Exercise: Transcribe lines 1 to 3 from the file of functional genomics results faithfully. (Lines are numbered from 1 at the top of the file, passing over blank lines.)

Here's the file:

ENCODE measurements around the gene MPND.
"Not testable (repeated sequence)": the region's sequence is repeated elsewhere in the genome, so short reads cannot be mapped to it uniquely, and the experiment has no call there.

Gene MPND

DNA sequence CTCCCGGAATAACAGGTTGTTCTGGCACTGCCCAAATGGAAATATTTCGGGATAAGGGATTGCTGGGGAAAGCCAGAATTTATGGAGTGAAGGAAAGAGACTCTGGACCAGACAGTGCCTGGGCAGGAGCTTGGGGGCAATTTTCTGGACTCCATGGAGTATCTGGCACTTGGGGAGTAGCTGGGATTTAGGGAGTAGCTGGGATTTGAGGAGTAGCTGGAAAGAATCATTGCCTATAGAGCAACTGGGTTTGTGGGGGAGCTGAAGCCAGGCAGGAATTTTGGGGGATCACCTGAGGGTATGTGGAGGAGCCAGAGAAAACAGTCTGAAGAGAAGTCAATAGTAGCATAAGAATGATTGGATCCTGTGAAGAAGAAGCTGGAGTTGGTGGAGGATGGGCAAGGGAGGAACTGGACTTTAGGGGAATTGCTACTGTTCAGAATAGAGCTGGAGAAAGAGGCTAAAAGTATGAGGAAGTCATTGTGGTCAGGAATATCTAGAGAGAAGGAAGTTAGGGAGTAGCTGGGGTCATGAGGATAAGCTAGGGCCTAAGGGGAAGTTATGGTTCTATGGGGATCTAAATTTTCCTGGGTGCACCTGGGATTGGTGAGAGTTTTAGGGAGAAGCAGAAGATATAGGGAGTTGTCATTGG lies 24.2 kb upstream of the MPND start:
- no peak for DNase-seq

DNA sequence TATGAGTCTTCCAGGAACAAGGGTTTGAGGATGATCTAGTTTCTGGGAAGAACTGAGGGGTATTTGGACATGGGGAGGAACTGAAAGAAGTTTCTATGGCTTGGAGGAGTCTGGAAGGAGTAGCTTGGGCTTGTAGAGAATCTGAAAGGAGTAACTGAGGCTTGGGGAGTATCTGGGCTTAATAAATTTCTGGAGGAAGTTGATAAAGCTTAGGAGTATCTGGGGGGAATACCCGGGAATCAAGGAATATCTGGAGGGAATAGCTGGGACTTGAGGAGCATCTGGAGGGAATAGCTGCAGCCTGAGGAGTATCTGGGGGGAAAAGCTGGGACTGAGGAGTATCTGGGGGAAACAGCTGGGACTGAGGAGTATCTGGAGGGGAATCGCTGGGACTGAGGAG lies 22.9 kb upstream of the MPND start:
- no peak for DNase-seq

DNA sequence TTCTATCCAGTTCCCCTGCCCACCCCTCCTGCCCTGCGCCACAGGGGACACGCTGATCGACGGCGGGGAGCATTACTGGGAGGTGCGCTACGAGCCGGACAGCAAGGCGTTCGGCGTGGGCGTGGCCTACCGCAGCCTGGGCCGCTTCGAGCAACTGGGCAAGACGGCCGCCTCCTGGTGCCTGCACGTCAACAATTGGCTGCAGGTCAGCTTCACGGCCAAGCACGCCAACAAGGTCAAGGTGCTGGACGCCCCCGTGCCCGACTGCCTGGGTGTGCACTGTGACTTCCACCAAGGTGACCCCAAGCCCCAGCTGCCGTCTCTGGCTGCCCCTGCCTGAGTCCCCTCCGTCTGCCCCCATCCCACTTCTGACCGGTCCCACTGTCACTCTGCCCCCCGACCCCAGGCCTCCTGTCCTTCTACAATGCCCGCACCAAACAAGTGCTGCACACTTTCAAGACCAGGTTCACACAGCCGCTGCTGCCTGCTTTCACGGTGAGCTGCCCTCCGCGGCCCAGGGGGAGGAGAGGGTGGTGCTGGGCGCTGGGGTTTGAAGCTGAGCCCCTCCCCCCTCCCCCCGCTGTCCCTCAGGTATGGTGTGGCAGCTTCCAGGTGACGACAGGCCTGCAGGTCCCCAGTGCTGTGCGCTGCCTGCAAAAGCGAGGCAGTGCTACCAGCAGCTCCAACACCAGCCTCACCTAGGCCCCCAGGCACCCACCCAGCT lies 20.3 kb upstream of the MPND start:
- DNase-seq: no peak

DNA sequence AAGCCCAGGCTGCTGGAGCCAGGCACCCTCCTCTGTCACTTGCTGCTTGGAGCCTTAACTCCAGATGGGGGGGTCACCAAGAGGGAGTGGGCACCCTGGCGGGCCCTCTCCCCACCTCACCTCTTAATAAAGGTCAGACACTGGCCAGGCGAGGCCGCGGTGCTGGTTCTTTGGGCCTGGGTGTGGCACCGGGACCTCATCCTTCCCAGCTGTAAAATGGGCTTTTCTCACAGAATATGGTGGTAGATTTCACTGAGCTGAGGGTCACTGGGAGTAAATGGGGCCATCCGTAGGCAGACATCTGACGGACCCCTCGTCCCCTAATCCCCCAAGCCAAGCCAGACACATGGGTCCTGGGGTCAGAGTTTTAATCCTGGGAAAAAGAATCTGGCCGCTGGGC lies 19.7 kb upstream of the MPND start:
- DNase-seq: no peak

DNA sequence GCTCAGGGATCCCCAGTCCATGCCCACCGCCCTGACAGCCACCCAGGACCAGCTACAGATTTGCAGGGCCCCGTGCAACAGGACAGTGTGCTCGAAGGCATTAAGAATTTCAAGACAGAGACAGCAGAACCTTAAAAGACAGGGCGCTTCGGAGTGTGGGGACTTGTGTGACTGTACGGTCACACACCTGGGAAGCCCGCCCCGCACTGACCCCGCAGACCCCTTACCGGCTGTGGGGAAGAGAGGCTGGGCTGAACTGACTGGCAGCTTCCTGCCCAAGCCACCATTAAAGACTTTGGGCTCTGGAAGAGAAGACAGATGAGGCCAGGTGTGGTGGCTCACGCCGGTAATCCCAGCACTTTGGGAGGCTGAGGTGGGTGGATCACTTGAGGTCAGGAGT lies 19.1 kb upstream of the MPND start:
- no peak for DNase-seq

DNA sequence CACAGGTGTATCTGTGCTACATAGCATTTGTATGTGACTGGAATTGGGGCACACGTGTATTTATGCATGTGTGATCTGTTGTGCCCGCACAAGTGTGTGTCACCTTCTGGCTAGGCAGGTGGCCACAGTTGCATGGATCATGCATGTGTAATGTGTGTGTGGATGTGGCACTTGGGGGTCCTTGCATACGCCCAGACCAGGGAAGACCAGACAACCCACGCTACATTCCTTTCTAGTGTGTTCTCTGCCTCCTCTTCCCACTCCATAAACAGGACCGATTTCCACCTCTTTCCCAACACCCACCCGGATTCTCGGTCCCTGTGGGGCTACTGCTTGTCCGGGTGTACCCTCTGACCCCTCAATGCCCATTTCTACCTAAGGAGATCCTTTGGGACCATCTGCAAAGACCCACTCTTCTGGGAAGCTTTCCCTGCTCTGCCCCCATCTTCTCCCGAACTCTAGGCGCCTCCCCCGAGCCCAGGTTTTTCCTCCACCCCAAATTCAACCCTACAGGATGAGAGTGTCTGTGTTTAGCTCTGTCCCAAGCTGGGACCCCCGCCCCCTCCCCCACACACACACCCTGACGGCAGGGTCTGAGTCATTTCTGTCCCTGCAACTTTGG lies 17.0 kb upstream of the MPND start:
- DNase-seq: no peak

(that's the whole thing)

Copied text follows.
ENCODE measurements around the gene MPND.
"Not testable (repeated sequence)": the region's sequence is repeated elsewhere in the genome, so short reads cannot be mapped to it uniquely, and the experiment has no call there.

Gene MPND